Ophelia painting by John Millais, Ophelia and Hamlet by Shakespeare
As you could see, today we have paid special attention to the Tate Gallery exhibition about the Pre-Raphaelite Brotherhood -it’s strange, in Spanish the translation of ‘brotherhood’ is ‘hermandad’ and it sounds like a tenebrous sect where you can enjoy sadomasochism and another doubtful pleasures-. If you thought this way about Pre-Raphaelites maybe you won’t like the Tate exhibition but if you like elegance and you want to immerse in an ancient world of fresh colors and good stories you will enjoy this exhibition.
Years ago, when I discovered Pre-Raphaelites –and I was disappointed because they weren’t a sadomasochist brotherhood-, I could see the famous Millais’s Ophelia painting in a local exhibition promoted by a bank –maybe that was the reason of my doubtful expectations about a vampire sect, sorry for joking-… Ophelia is one of Shakespeare’s best female characters and we forget her when we talk about the English writer. She was in love and she was just more than a teenager –as Hamlet was, we forget it when we watch time after time an old man declaiming the verses-. Hamlet had, in fact, two great problems, the incestuous love that he felt and the other problem with the assassination of his beloved father… and you know, every time a teenager has a problem, the song hasn’t a happy end and even Romeo and Juliet knew it (by the way, in Spain we have a similar story with The Lovers of Teruel and we have a saying proverb that I would translate ‘he stupid, she stupid’)… (Marginal note 2: years ago, I could enjoy a really great piece of humor, a Romeo and Juliet without Juliet, the whole theatre could laugh with the disastrous playing of the nervous main actor, who felt the tragedy so deep that he began to cry and he couldn’t continue with this sensational play of entertainment and laughs. Yes, Shakespeare can be funny sometimes).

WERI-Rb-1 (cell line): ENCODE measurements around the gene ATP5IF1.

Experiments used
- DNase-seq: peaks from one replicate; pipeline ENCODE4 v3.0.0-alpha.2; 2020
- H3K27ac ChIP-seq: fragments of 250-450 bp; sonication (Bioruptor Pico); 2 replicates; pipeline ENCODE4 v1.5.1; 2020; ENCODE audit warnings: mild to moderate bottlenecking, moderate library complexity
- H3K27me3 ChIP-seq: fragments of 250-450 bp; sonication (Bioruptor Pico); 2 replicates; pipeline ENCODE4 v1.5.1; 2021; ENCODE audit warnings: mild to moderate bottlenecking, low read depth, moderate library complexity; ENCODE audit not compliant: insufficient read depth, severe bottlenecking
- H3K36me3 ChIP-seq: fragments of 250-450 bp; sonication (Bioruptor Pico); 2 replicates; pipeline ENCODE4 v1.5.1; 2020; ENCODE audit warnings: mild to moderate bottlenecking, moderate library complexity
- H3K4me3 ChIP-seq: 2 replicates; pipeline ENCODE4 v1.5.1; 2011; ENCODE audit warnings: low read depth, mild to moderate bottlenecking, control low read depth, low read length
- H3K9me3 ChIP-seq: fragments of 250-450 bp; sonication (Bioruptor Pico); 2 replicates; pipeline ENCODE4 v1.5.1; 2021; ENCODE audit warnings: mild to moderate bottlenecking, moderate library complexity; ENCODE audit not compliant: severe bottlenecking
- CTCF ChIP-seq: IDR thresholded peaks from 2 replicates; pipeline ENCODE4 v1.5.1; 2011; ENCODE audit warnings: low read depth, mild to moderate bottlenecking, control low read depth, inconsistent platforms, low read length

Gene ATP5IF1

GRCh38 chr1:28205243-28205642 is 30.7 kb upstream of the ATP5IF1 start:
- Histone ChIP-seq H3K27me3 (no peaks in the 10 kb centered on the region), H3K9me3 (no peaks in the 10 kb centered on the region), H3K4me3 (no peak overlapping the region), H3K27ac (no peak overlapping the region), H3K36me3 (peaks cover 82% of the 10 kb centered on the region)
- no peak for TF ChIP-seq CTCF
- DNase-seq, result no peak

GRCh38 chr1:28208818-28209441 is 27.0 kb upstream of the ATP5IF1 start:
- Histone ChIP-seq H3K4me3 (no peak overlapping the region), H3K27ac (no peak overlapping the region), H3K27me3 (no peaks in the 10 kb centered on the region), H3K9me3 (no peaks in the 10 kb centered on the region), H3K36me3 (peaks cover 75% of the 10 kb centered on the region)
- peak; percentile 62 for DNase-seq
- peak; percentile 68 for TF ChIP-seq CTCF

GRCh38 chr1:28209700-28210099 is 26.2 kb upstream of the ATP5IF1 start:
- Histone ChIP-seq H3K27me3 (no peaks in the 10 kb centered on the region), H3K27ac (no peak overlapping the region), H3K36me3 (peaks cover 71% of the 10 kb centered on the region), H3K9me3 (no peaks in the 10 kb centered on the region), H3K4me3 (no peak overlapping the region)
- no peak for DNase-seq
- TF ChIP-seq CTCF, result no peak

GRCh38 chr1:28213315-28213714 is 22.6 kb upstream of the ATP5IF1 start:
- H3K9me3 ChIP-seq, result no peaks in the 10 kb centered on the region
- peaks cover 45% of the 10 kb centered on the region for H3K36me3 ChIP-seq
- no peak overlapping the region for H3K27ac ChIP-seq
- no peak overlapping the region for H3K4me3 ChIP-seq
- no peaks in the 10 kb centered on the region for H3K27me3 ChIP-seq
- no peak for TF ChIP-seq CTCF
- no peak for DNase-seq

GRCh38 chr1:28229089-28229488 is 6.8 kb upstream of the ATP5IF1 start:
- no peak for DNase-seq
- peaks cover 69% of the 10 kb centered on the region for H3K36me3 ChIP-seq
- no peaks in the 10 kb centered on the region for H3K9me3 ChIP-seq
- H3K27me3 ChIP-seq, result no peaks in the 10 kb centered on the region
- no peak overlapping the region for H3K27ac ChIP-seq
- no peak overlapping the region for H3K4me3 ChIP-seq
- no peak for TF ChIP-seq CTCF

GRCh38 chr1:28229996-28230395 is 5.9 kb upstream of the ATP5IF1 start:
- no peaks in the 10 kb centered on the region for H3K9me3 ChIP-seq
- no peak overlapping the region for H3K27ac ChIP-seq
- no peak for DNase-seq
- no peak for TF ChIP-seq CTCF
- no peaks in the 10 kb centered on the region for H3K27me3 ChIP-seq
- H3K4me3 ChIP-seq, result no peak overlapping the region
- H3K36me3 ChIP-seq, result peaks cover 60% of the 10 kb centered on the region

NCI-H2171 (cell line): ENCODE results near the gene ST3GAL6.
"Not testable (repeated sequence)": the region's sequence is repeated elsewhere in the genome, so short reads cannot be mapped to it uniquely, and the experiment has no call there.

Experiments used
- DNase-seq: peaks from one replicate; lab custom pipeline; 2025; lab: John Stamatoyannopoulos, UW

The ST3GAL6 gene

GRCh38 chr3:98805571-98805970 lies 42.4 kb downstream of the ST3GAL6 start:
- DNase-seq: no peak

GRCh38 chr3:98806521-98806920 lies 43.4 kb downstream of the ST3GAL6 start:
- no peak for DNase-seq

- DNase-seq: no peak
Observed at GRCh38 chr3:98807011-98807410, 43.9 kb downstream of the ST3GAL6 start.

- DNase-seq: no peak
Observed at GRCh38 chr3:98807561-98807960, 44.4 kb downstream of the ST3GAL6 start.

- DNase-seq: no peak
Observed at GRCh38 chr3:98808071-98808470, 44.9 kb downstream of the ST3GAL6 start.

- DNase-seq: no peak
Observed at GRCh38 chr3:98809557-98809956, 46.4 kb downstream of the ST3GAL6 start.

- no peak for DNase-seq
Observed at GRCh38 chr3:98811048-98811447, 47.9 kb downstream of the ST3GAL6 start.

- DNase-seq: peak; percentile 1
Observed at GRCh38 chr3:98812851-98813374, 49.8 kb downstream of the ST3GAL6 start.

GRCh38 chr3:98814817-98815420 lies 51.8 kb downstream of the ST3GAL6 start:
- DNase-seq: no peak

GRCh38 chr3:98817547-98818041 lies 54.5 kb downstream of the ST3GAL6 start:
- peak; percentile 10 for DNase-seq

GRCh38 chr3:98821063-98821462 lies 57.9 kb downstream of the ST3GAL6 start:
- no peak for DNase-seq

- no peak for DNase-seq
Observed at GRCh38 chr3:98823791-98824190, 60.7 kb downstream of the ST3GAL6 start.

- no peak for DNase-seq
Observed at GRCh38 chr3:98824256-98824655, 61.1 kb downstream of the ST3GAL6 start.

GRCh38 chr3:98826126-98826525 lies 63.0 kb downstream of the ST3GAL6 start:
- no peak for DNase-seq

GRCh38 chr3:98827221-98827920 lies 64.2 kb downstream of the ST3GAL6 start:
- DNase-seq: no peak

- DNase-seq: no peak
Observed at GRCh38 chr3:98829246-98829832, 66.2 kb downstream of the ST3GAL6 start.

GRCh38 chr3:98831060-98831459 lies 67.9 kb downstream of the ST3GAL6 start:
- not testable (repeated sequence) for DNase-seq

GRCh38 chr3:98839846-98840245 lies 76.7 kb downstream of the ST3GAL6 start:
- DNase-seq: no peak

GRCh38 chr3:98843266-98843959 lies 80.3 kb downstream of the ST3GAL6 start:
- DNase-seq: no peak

Let’s continue, sorry for the inconvenience. I am thinking now of Urban Tribes and Emo fashion way of life. I know I must respect all the ways of understanding life but I don’t like at all this kind of things. Why suicide, dear Ophelia? You were young and you were… not very clever but I insist, you were… young! As well of her great monologue, Hamlet wasn’t a clever boy neither and, believe me, you could have found another boyfriend even stupider than Hamlet even in those times. In this world we can find many opportunities to be stupid. We can go to an emo concert and, when we were at home, emulate the Pre-Raphaelite philosophy cutting our veins like Kurt Cobain did.
Even in Shakespeare’s time there were teenagers and even the best of writers wrote about teenagers. I must confess: I don’t like teenagers. We can see them screaming and looking for their last lost neurons in each city. Of course I was a teenager, but when I was a teenager I was… wait a minute, I was an absolute stupid but not so stupid as to think about suicide! I love so much the great little pleasures of life –you know, to drink a barrel of whiskey or smoking my pipe, I know these two things kill but I can feel my teenager blood fizzing-.
In any case, forgive me for this article. I know I might consider the problems in any age as serious as I didn’t. I’m sorry, Ophelia, you loved your man and he didn’t love you because he wanted to be with his mommy. If we see the Shakespeare play like this, maybe we can enjoy another aspect of the play: the great sense of humor in a tragedy… and maybe, like Oscar Wilde would like to say:
‘The more tragic fact in this life would be to lose the sense of humor’
Martin Cid, funny smoker
At least we can learn a lesson from Ophelia: if she hadn’t done it, we should lose a great painting. Have a great day!
You can also enjoy Pre-Raphaelite Brotherhood gallery with Ophelia painting:
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